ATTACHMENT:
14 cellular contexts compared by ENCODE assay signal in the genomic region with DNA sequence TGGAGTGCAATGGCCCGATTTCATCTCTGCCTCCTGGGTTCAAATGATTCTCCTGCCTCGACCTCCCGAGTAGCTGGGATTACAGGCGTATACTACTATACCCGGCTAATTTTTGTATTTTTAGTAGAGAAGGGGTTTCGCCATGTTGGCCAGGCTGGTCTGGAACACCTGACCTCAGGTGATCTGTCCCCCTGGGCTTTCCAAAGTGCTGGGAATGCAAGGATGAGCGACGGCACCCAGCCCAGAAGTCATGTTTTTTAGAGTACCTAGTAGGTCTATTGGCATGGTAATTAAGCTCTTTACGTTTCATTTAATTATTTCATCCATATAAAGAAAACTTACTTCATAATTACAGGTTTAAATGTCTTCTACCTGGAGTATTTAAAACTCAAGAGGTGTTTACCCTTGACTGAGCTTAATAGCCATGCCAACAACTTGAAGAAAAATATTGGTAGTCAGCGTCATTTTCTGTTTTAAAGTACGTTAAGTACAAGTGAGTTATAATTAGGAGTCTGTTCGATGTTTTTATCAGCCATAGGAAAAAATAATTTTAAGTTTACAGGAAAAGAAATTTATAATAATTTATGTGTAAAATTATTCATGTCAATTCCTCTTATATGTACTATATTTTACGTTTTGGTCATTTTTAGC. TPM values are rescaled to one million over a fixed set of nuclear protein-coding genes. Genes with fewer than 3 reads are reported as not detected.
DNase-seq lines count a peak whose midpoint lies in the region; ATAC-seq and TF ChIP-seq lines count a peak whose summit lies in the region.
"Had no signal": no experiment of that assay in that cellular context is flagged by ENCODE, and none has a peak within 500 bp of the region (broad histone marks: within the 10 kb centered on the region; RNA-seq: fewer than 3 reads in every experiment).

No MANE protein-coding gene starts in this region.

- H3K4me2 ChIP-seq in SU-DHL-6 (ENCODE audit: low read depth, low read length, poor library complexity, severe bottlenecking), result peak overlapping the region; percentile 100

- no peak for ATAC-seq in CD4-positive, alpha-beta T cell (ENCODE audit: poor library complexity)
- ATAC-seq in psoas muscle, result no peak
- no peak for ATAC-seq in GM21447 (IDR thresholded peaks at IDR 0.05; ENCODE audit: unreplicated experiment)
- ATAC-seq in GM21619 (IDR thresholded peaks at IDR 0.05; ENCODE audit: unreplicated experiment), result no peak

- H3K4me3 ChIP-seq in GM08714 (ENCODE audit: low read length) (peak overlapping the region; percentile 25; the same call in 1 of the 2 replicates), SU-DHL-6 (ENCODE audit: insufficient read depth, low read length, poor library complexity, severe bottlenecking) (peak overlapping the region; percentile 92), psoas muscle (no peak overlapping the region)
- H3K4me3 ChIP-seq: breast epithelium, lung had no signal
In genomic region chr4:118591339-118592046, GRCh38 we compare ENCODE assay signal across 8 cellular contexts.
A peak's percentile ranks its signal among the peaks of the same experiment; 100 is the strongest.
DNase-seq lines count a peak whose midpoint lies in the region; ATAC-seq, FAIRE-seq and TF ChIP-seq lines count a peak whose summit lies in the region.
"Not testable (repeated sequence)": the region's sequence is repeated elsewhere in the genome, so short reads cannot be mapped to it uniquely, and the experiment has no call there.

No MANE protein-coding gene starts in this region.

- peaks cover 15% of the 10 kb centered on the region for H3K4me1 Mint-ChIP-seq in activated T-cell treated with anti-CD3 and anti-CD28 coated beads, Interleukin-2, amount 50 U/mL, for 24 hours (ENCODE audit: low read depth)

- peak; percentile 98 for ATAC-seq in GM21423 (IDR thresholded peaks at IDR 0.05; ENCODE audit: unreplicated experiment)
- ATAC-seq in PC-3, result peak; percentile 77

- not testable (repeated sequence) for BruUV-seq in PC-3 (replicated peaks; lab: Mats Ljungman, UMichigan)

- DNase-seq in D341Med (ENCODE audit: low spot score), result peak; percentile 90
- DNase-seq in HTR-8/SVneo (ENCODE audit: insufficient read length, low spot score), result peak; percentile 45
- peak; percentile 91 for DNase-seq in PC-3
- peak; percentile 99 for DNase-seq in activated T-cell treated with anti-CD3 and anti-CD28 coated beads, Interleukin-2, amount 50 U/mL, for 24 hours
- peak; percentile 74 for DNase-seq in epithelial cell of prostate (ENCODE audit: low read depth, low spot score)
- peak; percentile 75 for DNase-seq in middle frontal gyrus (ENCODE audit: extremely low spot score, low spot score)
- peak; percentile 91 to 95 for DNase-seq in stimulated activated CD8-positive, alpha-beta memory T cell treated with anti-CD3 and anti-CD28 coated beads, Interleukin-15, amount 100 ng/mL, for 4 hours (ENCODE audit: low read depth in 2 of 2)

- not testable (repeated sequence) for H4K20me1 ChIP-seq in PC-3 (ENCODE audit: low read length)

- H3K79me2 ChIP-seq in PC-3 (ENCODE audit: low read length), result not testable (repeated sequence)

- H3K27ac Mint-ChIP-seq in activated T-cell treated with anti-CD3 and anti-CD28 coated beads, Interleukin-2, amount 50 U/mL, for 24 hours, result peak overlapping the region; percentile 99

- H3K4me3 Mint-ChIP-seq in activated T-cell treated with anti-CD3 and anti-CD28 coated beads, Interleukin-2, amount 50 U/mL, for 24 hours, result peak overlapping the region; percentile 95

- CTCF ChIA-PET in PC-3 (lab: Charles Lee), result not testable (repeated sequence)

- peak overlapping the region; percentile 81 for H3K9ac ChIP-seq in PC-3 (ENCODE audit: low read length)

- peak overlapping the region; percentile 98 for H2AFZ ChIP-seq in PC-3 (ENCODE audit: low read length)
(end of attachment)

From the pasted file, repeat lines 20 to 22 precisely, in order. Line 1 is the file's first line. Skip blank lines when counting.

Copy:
- not testable (repeated sequence) for BruUV-seq in PC-3 (replicated peaks; lab: Mats Ljungman, UMichigan)

- DNase-seq in D341Med (ENCODE audit: low spot score), result peak; percentile 90
- DNase-seq in HTR-8/SVneo (ENCODE audit: insufficient read length, low spot score), result peak; percentile 45